BOSTON (WPRI) — Students across Massachusetts will continue learning from home for the rest of the school year as Gov. Charlie Baker ordered all public and private school buildings to remain closed, along with non-emergency child care centers.
“It’s the right thing to do, considering the facts on the ground associated with the COVID-19 pandemic,” Baker said Tuesday. “At this point in time, there is no authoritative guidance or advisories with respect to how to operate schools safely and how to get kids to and from schools safely.”
“We believe students, therefore, cannot safely return to school and avoid the risk of transmitting this virus to others,” he continued.
The order does not apply to residential special education schools, according to Baker.
The Mass. Department of Public Health reported 152 more COVID-19 deaths on Tuesday, bringing the total to 1,961, along with 1,556 new cases for a total of 41,199.
More than 175,000 tests have been conducted to date, according to the DPH.
Baker commended teachers and administrators for their hard work in providing remote-learning opportunities for their students and said he understands how difficult the situation is for everyone involved.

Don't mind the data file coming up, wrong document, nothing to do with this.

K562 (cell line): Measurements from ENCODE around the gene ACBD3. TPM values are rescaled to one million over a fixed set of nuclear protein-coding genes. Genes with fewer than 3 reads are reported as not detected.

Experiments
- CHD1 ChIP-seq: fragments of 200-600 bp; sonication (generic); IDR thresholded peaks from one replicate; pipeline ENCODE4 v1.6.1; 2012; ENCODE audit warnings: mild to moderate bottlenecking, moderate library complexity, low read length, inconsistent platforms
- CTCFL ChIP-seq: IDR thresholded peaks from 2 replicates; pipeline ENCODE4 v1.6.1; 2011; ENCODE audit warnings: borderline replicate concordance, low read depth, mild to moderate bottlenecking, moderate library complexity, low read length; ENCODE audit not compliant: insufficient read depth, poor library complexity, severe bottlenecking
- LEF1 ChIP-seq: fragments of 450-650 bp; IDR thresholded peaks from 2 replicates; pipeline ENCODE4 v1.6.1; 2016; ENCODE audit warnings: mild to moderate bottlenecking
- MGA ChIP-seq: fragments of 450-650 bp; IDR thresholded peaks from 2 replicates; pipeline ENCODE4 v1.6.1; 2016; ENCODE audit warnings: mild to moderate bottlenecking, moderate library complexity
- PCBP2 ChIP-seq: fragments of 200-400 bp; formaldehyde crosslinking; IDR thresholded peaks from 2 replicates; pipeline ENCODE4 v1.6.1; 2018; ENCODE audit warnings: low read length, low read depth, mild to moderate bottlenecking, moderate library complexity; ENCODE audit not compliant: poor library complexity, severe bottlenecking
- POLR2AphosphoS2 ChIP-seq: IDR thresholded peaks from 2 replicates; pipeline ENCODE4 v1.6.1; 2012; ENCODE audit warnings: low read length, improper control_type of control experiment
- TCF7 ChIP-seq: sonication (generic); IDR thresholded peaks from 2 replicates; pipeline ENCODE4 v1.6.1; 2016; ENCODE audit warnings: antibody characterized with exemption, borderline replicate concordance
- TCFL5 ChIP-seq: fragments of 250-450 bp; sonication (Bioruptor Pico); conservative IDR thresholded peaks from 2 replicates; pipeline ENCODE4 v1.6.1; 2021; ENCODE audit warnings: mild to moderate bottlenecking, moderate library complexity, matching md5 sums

“Massachusetts is home to some of the brightest students in the nation, and this pandemic has upended their lives as well,” Baker said. “Being away from their friends, their teachers, their sports and other important resources for many of them — for all of them — has been a terrible loss.”
In an effort to identify any challenges associated with remote learning and make sure students and educators have the tools they need, the Department of Elementary and Secondary Education plans to conduct surveys in each district and put together an advisory group consisting of administrators, teachers, students, parents and area business leaders.
Aside from schools, Baker announced all non-emergency child care programs will remain closed until at least June 29. More than 250 exempt programs are available for families of first responders, medical personnel and other essential workers, and Care.com is offering free 90-day premium memberships for unemployed child care workers and eligible families in need of care.
In addition, the Mass. Department of Higher Education said scheduled repayments for its No Interest Loan Program will be deferred for four months. If a payment has already ben made for April, the department said it will be applied to the outstanding balance.
For more information on COVID-19 in Massachusetts, visit Mass.gov, call 211 or text COVIDMA or COVIDMAESP (Spanish) to 888-777 to receive text notifications.
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